Background: Clinical advice to pregnant women with asthma is to maintain optimal therapeutic management; however, potential adverse effects of asthma treatments on fetal development remain uncertain. A study was undertaken to assess the association between maternal asthma and gestational exposure to asthma medications with risk of congenital malformation in offspring. Methods: A matched case-control study was performed using The Health Improvement Network primary care database. Children with malformations were matched to control children on birth year, general practice and singleton or twin delivery. Results: 5124 cases of liveborn children with major congenital malformations and 30 053 controls were included in the study. The risk of any malformation in children born to women with asthma was marginally higher than that in children born to women without asthma (adjusted OR 1.10, 95% Cl 1.01 to 1.20). However, no association was present in children born to mothers receiving asthma treatment in the year before or during pregnancy (OR 1.06, 95% Cl 0.94 to 1.20). In assessing teratogenicity of medications, no increased risk of malformation was found with gestational exposures to short- or long-acting β agonists, inhaled corticosteroids, oral corticosteroids, other bronchodilators or cromones. These findings were similar for each of 11 system-specific malformation groups, except for an increase in musculoskeletal system malformation associated with cromone exposure. Conclusions: Gestational exposure to commonly used asthma medications was found to be safe overall, although a moderate teratogenic risk of cromones cannot be excluded. There was some evidence of a small increased risk of congenital malformation in children born to women with asthma, but this was not explained by gestational exposure to asthma drugs.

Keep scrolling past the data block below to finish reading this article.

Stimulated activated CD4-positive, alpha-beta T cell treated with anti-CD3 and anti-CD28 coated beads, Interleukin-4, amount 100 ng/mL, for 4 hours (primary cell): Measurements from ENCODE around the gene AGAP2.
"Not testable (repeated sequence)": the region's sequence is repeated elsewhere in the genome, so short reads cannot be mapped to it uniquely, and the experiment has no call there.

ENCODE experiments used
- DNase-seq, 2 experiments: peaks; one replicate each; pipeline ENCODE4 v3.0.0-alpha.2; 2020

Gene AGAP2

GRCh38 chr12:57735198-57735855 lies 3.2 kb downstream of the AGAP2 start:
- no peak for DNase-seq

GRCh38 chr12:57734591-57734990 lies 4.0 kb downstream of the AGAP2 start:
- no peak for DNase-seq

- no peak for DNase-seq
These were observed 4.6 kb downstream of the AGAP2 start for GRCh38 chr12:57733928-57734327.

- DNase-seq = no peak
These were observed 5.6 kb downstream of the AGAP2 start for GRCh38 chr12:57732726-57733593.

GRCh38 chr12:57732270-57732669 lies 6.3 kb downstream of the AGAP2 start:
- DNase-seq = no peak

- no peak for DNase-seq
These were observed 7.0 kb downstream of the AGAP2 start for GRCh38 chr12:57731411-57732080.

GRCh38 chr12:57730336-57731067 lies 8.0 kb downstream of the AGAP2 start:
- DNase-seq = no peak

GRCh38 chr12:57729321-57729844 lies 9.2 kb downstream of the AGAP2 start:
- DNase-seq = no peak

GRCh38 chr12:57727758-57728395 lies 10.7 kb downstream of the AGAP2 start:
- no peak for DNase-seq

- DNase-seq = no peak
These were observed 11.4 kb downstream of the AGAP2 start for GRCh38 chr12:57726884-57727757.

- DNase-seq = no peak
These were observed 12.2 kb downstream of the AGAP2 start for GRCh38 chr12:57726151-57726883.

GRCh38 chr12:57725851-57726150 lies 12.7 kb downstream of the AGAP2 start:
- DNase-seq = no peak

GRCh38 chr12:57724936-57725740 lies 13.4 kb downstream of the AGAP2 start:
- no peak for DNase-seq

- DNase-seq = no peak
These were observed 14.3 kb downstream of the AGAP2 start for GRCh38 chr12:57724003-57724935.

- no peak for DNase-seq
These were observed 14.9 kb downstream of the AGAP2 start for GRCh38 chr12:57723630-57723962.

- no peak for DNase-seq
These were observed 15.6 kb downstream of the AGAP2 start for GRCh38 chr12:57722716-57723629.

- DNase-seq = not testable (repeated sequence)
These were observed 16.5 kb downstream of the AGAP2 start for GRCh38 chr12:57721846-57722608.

ASJC Scopus subject areas
- Pulmonary and Respiratory Medicine